Pool resurfacing or replastering should be done every 10 years. This is based on the surface lifespans of cement and pool plaster material. But constant use, chemical exposure, and climate changes can damage the pool plaster. That said, you should consider resurfacing your pool every 3 to 7 years.
It varies depending on the type of pool, with plaster or cement pools needing to be resurfaced every 3-7 years while fiberglass pools can sometimes go as long as 15-30 years.
If you don't resurface the pool, which is necessary because it is always exposed to weather, cracks and an unevenness in the pool surface will occur and this could lead to algae stains, water leaking and injuries from the uneven surface.
On Average, Replastering is Every 10 Years
So how often do you need to replaster a pool? The short answer is about every 10 years. However, it's important to consider the factors mentioned above, as they are typical signs that your pool needs to be replastered.
Quartz pool finishes are a combination of a quartz aggregate and polymer-modified cement – technically making it a kind of plaster surface. Quartz surfaces are in ways the best of plaster and pebble finishes. SwimmingPool.com said quartz finishes typically last between seven and 12 years.
Pool mottling, the variations in the color of cement or pool plaster, is a common concern among pool owners and pool remodelers alike. Ranging from unnoticeable to severe, the mottling of pool finishes like quartz and plaster, as well as cement decks, is unpredictable and can happen to any pool.
Swimming pool resurfacing costs vary between $1,000 and $30,000. DIYing your swimming pool repainting project can cost as little as $1,500. Expect to pay about $6,500 per 1,000 square feet for high-end options.
Cracks In the Pool's Surface
At the end of the day, the most important reason to resurface your pool is to protect your pool from structural damage. Large cracks or spider web cracks occur due to the natural process of the cement hydrating.
It will chip and wear away more easily, and when it does, you will need to repair it. If there's a reason to use paint over plaster, it's that the application process really is a lot easier. While you could paint on your own, replastering is something that only the most industrious homeowners take on.
The plaster material cures under water in about 7-10 days. But this doesn't mean you have to wait that long. Once the pool is filled and clean, you can go in for a swim.
Chlorine/non-chlorine chemicals – When adding chlorine or non-chlorine chemicals to “shock” your pool after a fill-up, wait about 24 hours or until levels are approximately 5 ppm. If you'll only be adding liquid chlorine, it's generally safe to swim after about 4 hours or until levels are 5 ppm or lower.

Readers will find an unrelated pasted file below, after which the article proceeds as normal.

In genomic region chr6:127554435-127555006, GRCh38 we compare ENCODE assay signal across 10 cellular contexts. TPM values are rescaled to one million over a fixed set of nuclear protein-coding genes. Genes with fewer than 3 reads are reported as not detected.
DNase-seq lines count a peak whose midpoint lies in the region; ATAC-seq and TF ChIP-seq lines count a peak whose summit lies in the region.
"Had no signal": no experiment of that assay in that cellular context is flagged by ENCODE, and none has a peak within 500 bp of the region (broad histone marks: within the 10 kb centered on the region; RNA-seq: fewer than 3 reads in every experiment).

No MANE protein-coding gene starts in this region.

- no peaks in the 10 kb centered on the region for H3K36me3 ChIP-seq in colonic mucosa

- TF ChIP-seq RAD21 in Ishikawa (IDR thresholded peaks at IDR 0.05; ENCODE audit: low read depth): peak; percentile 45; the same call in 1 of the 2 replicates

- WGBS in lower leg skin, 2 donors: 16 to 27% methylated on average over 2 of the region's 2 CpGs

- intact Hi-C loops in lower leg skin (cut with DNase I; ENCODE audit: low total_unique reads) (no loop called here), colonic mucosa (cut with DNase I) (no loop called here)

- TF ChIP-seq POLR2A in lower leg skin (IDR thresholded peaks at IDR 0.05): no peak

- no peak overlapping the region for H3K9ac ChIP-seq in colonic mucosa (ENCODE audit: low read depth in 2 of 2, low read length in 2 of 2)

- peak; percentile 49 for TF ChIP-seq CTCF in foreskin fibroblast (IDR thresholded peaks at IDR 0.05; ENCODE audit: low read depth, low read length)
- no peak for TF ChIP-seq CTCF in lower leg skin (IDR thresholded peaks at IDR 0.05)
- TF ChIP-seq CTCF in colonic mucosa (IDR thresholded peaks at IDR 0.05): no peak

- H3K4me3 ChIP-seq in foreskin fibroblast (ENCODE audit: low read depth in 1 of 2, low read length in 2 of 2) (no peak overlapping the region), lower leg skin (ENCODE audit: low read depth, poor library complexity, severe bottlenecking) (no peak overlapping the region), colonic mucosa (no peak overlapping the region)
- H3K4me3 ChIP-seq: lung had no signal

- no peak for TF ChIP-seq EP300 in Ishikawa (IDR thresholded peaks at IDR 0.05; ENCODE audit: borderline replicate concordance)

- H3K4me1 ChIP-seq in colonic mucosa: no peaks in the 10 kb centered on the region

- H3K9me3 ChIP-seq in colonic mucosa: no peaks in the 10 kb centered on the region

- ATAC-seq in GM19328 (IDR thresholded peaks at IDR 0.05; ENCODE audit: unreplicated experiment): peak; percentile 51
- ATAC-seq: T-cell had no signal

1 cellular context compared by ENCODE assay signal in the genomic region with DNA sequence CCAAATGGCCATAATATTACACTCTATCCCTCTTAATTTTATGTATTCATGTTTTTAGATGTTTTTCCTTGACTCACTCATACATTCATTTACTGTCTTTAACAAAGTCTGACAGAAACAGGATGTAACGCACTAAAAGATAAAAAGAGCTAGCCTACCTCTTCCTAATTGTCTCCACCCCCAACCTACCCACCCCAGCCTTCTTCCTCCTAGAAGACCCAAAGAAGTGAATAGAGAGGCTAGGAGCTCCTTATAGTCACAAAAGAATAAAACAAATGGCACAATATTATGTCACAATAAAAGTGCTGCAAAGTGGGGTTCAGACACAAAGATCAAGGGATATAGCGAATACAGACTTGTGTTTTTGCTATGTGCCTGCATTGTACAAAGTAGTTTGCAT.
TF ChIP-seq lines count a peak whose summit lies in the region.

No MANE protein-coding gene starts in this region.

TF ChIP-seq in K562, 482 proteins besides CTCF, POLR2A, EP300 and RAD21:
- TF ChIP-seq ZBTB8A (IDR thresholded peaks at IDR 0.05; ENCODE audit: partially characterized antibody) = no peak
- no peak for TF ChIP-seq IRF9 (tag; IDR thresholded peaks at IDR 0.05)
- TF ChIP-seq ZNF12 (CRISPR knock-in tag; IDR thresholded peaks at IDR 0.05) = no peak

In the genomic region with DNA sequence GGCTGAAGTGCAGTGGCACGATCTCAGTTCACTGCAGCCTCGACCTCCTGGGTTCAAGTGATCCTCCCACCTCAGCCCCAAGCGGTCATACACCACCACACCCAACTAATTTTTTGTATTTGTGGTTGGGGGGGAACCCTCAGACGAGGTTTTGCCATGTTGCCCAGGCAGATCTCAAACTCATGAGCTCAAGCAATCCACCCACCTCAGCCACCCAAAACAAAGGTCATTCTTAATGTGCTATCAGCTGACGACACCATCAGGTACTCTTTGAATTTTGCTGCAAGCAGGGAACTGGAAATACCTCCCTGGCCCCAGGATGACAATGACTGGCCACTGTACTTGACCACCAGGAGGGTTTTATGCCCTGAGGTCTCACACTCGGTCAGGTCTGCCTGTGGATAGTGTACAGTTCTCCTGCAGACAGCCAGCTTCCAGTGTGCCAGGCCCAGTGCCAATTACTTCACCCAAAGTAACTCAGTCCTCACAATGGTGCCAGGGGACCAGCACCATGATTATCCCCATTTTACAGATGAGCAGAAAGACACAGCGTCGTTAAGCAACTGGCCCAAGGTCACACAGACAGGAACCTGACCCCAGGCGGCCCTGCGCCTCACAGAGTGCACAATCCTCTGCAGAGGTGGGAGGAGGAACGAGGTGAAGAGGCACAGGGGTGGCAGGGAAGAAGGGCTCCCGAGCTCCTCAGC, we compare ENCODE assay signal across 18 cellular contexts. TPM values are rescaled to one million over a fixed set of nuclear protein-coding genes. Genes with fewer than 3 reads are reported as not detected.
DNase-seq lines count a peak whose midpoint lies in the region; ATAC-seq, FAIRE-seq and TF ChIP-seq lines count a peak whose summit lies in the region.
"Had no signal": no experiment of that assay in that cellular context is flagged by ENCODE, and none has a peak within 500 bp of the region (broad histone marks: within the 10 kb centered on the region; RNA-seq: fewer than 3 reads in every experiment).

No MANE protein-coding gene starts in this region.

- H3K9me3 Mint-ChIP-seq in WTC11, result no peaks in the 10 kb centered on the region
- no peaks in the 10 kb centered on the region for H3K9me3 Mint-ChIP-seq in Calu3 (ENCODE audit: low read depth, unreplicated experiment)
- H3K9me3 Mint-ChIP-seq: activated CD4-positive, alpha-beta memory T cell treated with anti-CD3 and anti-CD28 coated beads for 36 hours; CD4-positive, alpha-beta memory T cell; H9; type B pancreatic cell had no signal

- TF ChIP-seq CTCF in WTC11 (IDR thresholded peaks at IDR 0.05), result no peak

Diamond Brite is an exposed aggregate pool finish made from a blend of natural quartz aggregate, cement modified with polymers and fade-resistant color-quartz, which is available in a large number of stunning varieties.
So, when a client requests a new pool surface, the pool remodeling industry refers to that as pool resurfacing or replastering. Since the project focuses on the interior surface — the walls and floor of the pool — price can vary.
The sanding process will prepare it for a good epoxy coating bond. Once it's been sanded properly, wash the pool as previously detailed—acid washing isn't necessary. Allow to dry completely and you're ready to resurface your pool!
Things You'll Need
Gunite swimming pools can be particularly susceptible to surface staining and damage. A professional refinishing and painting process can go a long way in preventing these issues from becoming severe and unsightly.
To paint the pool, you'll need to degrease the surface with TSP, then acid etch the plaster, followed by another washing and scrubbing with TSP. For acrylic pool paints, the pool can be painted damp, but for epoxy paints (the longest lasting pool paint), you'll need to let the pool air dry for 3-5 days before painting.
The installation of a new plaster surface causes fluctuations in the water chemistry. The alkalinity, pH and calcium levels will rise while the surface is curing. The new plaster is susceptible to staining and discoloration during the first four weeks.
Etching happens when lines and dents are literally carved into your pool plaster over time. This is caused by improperly balanced pool chemistry, particularly low pH, alkalinity, or calcium, and it's one of the reasons why we emphasize the importance of taking care of your pool correctly.
One major thing to remember is that pool plaster can change colors or overall look as it sets and cures. Plaster is hand applied, so it is normal to expect slightly uneven areas, and the color will not be 100% uniform throughout the pool. Also, as the plaster cures, the appearance will change slightly.
Gunite pools have been around since the '60s and are the most durable pool finish due to being made from concrete. The pool's structure consists of a steel rebar frame coated with a mix of cement, white sand or marble aggregate, and water.
Proper maintenance can lengthen life
Once again, quartz can last longer than the average if water chemistry is properly maintained. Pebble finishes, combined with modified cement, last 15+ years. This is the most durable cement based pool finish.
I. If the pool ever needs to be drained to replace the water or to maintain the plaster, it should never be left empty for more than eight to ten days at the most. More than this may cause the plaster to dry out and crack. Keep your pool full for best results.